Adopt-A-Family faces various challenges in aiding Catherine Street victims

Starkville Strong originated their Adopt-A-Family initiative as a way for members of the community to get together at Christmas time and provide gifts for families in need. Host families would ask the adopted families for their interests and provide them with gifts. However, in the wake of the Catherine Street Apartment evictions, the need for the Adopt-A-Family initiative sprouted into more than a Christmas giving event. The mission of Adopt-A-Family adapted to provide the evicted Catherine Street Apartment residents with the help and support they needed during the time of the evictions. Members have helped tenants find new apartments while also learning more about their rights and paperwork that is involved during the process.

Handling the Catherine Street Apartment evictions proved to be an overwhelming task for Starkville Strong, so they enlisted the help of other organizations within the community. Organizations such as Loving Our Community Sufficiently (L.O.C.S), a grassroots organization that developed to meet the needs of the underserved in the community, and the Oktibbeha County Chapter of the NAACP both stepped up to the plate to help provide the evicted tenants with support. But even with the help of these organizations, the group still faced many obstacles they had to overcome. 

One of these obstacles was the guidelines and expectations for the host. The partnership between the host and the evicted family is not a financial adoption. Rather, the host acts as a person who is willing to answer questions, do research and explain things that the evicted family might not understand about the process. Any financial assistance is solely through Starkville Strong and the other host organizations. 

At first, L.O.C.S was told they would receive donations from local churches to provide their family with new furniture. But when no donations came, L.O.C.S. had to rely on their own network of donors to receive enough donations to provide their host family with new furniture. Judge Williams, president of L.O.C.S, discussed what they contributed per their guidelines and expectations. 

"At first, Starkville Strong reached out and said they might need some help and asked if we would be interested in adopting a family," Williams said. "So they did a lot of the paperwork and we stepped in and assisted with finding the family somewhere to stay and getting them into a better living condition."

Another obstacle the groups faced was availability issues. There are still multiple people from the evictions that are unable to find homes, and that is where involvement with the community took a steep incline. The group realized just how bad the affordable housing crisis has affected a city like Starkville, and just how terrible the conditions of section eight housing conditions are. Many of the tenants lived in conditions conducive to water damage, mold and bugs. As a result, the group began speaking at Board of Alderman meetings and to the mayor to make sure the public knew about what was going on with the eviction process. 

Yulanda Haddix, president of the Oktibbeha County Chapter of the NAACP, discussed the issues they have been having. 

"There is an abundance of resources in the Starkville community, but underserved communities have never been seen as important," Haddix explained. "It's not that we lack housing, because there are people who say they want the underserved in their communities. The issue is that we live in a college town where underserved communities are not welcome. These communities end up being forgotten and the people end up in dilapidated environments."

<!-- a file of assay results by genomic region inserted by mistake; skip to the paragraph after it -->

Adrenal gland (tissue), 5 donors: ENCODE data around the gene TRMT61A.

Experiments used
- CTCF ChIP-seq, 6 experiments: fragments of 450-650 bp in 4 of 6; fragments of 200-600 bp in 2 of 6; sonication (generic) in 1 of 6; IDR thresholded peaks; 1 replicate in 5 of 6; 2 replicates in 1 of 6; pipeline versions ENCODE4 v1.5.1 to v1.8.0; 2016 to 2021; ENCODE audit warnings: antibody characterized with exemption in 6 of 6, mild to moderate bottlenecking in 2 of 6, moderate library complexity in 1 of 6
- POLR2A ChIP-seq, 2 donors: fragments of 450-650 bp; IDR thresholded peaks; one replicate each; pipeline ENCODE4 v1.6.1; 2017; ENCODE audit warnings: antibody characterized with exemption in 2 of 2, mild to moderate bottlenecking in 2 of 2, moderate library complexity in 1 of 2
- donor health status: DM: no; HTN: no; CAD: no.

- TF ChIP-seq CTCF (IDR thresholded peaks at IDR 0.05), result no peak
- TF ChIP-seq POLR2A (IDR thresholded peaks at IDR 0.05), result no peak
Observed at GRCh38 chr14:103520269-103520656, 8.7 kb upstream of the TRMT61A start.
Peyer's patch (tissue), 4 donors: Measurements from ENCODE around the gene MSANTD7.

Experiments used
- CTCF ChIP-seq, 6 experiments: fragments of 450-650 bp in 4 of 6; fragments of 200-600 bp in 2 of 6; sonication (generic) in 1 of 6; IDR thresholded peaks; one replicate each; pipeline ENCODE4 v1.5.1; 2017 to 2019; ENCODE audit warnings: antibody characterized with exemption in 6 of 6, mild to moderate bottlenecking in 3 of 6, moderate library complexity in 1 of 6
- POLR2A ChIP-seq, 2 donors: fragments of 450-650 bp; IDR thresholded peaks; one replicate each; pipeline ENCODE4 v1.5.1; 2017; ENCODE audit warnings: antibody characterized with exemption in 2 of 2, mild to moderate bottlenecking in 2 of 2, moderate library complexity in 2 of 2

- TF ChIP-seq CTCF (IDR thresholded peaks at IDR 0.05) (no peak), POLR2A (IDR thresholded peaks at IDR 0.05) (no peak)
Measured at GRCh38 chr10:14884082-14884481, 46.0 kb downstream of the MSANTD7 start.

The most significant obstacle the group faced was getting the victims of the evictions to trust the members from the different organizations. With the tenants already in very vulnerable positions, it was crucial to provide them with a trustworthy support system to rely on.

Brandi Herrington, the executive director of Starkville Strong, spoke on the difficulty of building trust.

"If they know about Starkville Strong and our reputation or if they've ever talked to anybody that Starkville Strong has helped, that's important. If they haven't, I try to manage that into that direction. I have a Facebook group chat where I talk to about 80 of our clients, where I post jobs, ask them how they're doing and talk about other stuff, and I try to put them in touch with someone from the group," Herrington said. "It's just like with the students I used to teach, they didn't trust me for about the first week of having them and I just try to set an example and be consistent with my behavior."

Providing the tenants with trustworthy organization members proved to work out in their favor as they have been able to help 25 evicted tenants. One tenant expressed her gratitude for the organizations. 

"They were very helpful to me," a former resident of Catherine Street Apartments said. "They really did come through for us, for all of the people over there. They stood by me and they beared with me until I found somewhere to stay." 

However, other tenants have not been so lucky. Haddix also discussed how previous tenants have reached out to her because they had nowhere else to go. Many were sleeping on park benches or in laundromats. It brings into question the 12-million dollar streetscape project that the Board of Alderman approved earlier this year. With Starkville citizens sleeping in parks and laundromats, some are questioning whether the resources could be better allocated to combat the injustices the Catherine Street tenants are facing. 


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